The Budget also confirms that the government is developing a “comparable workplace pension plan” test to be applied to Pooled Registered Pension Plans (“PRPPs”), for purposes of determining whether a participating employer is exempt from the ORPP.



The Budget acknowledges the need for reforms that will allow pension plans to continue to be a viable retirement savings tool in different economic conditions. It similarly acknowledges the funding pressures caused by prolonged low long-term interest rates under the existing solvency funding regime applicable to single employer defined benefit pension plans.

As announced in the “2015 Ontario Economic Outlook and Fiscal Review” released in the Fall of 2015, the government is undertaking a solvency funding review. The review will proceed under the leadership of David Marshall, former President and CEO of the Workplace Safety and Insurance Board (“WSIB”). Mr. Marshall will make recommendations to the Minister of Finance with a view to assisting in the development of a balanced set of solvency funding reforms focused on plan sustainability, affordability and benefit security, taking into account the interests of pension stakeholders including sponsors, unions, members and retirees.

The government is also establishing a stakeholder reference group to ensure the reforms are informed by a broad range of stakeholder opinions. The first step in the process is a consultation paper to be released in the Spring of 2016.

The solvency funding review is an important initiative for sponsors of single employer defined benefit pension plans in Ontario. Following recent significant reforms in Quebec, which have eliminated private sector defined benefit solvency funding requirements in favour of a new set of rules, the Ontario review is timely and necessary in the current economic climate.


While the solvency funding review may ultimately lead to permanent solvency funding reform measures in Ontario for single employer defined benefit pension plans, the Budget acknowledges the need for more immediate funding relief for single employer plan sponsors. Accordingly, the Budget indicates that the government plans to post draft regulations for consultation in the Spring of 2016 directed at extending the 2009 and 2012 temporary solvency funding relief measures.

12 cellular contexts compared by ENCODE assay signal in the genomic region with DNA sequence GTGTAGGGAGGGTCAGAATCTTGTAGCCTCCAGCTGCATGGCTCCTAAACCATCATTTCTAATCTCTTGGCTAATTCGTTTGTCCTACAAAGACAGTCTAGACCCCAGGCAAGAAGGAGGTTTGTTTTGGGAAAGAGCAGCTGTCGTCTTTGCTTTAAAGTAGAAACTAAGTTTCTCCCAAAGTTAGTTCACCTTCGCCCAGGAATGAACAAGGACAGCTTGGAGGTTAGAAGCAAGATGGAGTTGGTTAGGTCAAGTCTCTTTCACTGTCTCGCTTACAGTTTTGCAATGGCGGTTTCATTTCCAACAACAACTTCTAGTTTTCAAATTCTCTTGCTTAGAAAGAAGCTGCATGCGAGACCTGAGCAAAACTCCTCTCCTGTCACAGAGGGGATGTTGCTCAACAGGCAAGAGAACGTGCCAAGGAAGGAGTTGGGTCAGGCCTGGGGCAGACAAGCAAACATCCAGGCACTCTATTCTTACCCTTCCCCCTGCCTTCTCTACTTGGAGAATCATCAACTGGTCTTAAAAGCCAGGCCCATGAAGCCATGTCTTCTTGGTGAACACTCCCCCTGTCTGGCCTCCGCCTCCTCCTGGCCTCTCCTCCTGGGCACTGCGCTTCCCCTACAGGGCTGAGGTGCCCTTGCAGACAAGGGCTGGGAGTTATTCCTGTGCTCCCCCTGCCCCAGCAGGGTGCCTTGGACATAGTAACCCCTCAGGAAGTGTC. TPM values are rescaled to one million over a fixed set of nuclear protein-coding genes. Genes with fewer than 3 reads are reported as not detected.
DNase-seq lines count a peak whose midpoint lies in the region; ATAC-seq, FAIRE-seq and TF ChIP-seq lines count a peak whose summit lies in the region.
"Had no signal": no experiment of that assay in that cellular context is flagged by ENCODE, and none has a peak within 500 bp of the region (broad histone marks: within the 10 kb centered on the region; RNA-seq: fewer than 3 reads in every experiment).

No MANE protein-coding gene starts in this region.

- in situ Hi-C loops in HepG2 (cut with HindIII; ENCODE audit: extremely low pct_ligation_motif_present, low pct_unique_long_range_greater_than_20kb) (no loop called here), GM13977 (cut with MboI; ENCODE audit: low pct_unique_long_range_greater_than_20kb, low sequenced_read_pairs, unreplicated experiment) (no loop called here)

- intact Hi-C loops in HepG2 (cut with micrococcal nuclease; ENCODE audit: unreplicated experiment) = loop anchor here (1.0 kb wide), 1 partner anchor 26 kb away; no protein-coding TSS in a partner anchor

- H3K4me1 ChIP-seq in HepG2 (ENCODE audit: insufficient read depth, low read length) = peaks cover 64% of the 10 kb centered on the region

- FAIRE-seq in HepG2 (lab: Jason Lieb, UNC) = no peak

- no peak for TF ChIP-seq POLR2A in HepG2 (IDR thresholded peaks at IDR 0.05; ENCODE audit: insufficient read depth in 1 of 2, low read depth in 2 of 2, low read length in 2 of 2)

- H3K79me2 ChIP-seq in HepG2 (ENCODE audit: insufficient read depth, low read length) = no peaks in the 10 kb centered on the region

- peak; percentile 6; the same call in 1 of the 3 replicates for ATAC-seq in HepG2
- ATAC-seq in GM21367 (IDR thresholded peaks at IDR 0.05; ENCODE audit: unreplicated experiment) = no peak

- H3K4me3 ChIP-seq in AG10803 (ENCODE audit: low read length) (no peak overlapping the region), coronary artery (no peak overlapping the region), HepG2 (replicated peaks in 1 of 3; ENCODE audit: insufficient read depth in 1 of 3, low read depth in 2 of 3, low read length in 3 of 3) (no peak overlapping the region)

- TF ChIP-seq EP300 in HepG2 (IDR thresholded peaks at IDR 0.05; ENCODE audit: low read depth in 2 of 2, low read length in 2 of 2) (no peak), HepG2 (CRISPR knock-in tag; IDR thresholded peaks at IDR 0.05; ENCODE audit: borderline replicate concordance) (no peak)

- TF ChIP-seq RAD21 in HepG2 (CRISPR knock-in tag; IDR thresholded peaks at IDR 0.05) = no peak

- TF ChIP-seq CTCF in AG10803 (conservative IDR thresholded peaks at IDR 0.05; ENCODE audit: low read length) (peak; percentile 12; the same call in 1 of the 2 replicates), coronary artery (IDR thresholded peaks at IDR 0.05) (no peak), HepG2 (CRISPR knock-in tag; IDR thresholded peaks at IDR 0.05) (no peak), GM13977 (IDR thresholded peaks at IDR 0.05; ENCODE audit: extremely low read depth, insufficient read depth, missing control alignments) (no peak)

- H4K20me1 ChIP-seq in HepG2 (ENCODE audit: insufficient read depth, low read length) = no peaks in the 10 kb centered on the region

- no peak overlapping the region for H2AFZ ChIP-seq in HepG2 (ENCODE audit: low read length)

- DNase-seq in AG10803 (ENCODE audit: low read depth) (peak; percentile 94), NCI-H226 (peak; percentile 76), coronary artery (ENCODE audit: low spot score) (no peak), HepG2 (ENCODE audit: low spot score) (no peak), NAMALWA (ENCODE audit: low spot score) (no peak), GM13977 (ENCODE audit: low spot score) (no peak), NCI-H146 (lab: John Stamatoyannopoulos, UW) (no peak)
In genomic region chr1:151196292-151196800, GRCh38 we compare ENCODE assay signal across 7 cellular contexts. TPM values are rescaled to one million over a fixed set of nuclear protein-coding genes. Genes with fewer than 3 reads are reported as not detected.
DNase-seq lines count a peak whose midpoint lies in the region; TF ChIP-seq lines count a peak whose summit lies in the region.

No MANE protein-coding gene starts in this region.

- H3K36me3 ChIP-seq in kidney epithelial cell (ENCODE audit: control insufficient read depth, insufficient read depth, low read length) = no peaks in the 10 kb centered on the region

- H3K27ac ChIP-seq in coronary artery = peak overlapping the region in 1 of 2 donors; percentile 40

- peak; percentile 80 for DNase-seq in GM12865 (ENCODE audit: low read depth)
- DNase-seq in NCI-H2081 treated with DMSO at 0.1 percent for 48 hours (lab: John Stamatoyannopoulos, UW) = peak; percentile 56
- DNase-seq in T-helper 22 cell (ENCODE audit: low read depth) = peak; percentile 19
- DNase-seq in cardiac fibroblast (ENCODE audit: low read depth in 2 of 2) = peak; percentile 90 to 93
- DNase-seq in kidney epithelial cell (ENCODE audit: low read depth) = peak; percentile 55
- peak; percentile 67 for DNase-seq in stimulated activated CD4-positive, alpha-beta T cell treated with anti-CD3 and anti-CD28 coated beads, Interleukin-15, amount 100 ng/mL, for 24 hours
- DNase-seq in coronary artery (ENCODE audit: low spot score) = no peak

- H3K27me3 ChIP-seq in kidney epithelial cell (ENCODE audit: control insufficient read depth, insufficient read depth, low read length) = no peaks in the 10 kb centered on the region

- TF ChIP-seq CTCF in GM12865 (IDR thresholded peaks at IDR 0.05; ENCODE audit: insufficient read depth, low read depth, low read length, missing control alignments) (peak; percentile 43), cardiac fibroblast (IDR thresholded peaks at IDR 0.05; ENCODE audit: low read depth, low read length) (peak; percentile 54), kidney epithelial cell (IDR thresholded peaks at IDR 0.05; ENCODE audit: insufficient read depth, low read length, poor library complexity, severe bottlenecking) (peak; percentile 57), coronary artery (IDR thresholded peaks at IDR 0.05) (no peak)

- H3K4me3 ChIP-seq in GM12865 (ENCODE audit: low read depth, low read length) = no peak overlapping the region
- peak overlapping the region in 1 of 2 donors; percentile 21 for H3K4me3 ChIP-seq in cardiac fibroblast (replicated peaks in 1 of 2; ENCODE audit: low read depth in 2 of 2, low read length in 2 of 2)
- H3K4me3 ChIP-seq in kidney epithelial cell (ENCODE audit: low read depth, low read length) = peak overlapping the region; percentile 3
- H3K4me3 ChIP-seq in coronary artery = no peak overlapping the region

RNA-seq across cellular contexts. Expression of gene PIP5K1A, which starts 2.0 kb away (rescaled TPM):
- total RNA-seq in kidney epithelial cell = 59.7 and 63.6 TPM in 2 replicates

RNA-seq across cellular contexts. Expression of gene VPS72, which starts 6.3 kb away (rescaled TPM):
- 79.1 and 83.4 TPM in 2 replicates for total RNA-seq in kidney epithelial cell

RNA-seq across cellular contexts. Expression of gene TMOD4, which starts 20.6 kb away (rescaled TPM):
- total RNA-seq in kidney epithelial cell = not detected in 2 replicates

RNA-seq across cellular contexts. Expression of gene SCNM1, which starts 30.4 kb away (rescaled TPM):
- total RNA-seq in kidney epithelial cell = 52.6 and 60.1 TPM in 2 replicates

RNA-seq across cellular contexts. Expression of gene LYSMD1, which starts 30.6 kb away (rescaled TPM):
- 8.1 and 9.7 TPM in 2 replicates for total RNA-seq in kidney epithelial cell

The 2009 and 2012 solvency funding relief measures were available to single employer defined benefit pension plans and some aspects required the approval of plan beneficiaries. [2]

Importantly, the Budget refers to these measures as relief “for private sector employers.” It therefore appears, at least from the Budget, that the regulations to be posted will not extend or otherwise address solvency funding relief specifically for broader public sector single employer pension plans. For an explanation of the existing broader public sector solvency funding relief, see our December 6, 2012 Human Resources Legislative Update, “Third Window for BPS Solvency Funding Relief Proposed.”


As promised in the 2015 Budget, the government released a consultation paper, “Regulatory Reform for Target Benefit Multi-Employer Pension Plans,” and engaged in a consultation process on a proposed regulatory framework for target benefit multi-employer pension plans (“MEPPs”), including a permanent exemption from solvency funding. The Budget reports that while submissions were supportive, some concerns were raised about the ability of MEPPs to transition to a new framework with new funding rules. As a result, the government has indicated that it will continue to consult with stakeholders on the framework, including funding rules, and committed to providing a transition period that will be minimally disruptive for the collective bargaining process.

In the 2015 Budget, the government indicated that a framework for single employer target benefit plans would follow once the framework for MEPPs is finalized. It appears that rules for single employer target benefit plans may be further delayed as a result of the continued consultations on target benefit MEPPs.


PRPPs are a type of defined contribution pension plan that pools assets from multiple unrelated participating employers and their employees. PRPPs are offered and administered by authorized financial institutions. The previous federal government introduced the legislative framework for PRPPs in 2012 and Ontario passed the Pooled Registered Pension Plans Act, 2015 (“PRPP Act”), which largely adopts the federal PRPP model. However, the regulations necessary to support the establishment of PRPPs in Ontario are still outstanding. The Budget indicates that the regulations are currently under development. No timeframe is given for the release of draft regulations. [3]

Bill 173 amends the PRPP Act to specify that the Ontario government will not begin to licence PRPP providers until a multilateral agreement contemplated by the federal PRPP legislation is entered into by the Ontario government and other jurisdictions. Bill 173 also amends the PRPP to extend its application to former employees who have funds remaining in the PRPP.



A member pension advisory committee (“PAC”) can be established by a majority vote of members and retirees if certain other conditions are met. The purpose of a PAC is to monitor plan administration, make recommendations to the administrator regarding the plan and promote awareness and understanding of the plan amongst its members.